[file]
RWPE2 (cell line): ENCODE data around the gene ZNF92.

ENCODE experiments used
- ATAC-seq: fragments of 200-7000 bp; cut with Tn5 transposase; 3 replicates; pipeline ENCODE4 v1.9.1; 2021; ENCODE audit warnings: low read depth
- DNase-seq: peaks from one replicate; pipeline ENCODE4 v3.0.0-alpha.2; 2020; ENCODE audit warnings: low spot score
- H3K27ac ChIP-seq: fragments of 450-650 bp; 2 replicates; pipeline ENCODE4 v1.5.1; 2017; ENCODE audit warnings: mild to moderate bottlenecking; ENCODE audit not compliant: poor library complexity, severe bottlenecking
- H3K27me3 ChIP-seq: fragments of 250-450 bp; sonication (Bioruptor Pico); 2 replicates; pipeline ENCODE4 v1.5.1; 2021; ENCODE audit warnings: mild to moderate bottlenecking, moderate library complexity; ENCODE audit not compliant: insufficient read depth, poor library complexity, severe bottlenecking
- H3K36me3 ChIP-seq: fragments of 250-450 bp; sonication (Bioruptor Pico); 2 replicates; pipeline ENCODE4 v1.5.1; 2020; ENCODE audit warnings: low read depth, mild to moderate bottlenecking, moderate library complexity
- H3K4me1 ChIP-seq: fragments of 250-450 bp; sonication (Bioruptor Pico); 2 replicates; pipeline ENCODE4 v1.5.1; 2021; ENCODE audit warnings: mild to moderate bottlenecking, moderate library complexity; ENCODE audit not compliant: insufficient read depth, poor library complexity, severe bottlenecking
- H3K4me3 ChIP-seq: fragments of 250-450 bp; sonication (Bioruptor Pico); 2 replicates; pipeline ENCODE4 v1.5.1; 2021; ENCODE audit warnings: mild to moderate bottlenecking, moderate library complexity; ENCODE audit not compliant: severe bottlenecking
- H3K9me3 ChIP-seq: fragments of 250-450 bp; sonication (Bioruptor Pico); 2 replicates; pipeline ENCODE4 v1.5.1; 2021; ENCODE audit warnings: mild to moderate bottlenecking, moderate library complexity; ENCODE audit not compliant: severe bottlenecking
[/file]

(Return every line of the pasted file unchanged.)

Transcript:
RWPE2 (cell line): ENCODE data around the gene ZNF92.

ENCODE experiments used
- ATAC-seq: fragments of 200-7000 bp; cut with Tn5 transposase; 3 replicates; pipeline ENCODE4 v1.9.1; 2021; ENCODE audit warnings: low read depth
- DNase-seq: peaks from one replicate; pipeline ENCODE4 v3.0.0-alpha.2; 2020; ENCODE audit warnings: low spot score
- H3K27ac ChIP-seq: fragments of 450-650 bp; 2 replicates; pipeline ENCODE4 v1.5.1; 2017; ENCODE audit warnings: mild to moderate bottlenecking; ENCODE audit not compliant: poor library complexity, severe bottlenecking
- H3K27me3 ChIP-seq: fragments of 250-450 bp; sonication (Bioruptor Pico); 2 replicates; pipeline ENCODE4 v1.5.1; 2021; ENCODE audit warnings: mild to moderate bottlenecking, moderate library complexity; ENCODE audit not compliant: insufficient read depth, poor library complexity, severe bottlenecking
- H3K36me3 ChIP-seq: fragments of 250-450 bp; sonication (Bioruptor Pico); 2 replicates; pipeline ENCODE4 v1.5.1; 2020; ENCODE audit warnings: low read depth, mild to moderate bottlenecking, moderate library complexity
- H3K4me1 ChIP-seq: fragments of 250-450 bp; sonication (Bioruptor Pico); 2 replicates; pipeline ENCODE4 v1.5.1; 2021; ENCODE audit warnings: mild to moderate bottlenecking, moderate library complexity; ENCODE audit not compliant: insufficient read depth, poor library complexity, severe bottlenecking
- H3K4me3 ChIP-seq: fragments of 250-450 bp; sonication (Bioruptor Pico); 2 replicates; pipeline ENCODE4 v1.5.1; 2021; ENCODE audit warnings: mild to moderate bottlenecking, moderate library complexity; ENCODE audit not compliant: severe bottlenecking
- H3K9me3 ChIP-seq: fragments of 250-450 bp; sonication (Bioruptor Pico); 2 replicates; pipeline ENCODE4 v1.5.1; 2021; ENCODE audit warnings: mild to moderate bottlenecking, moderate library complexity; ENCODE audit not compliant: severe bottlenecking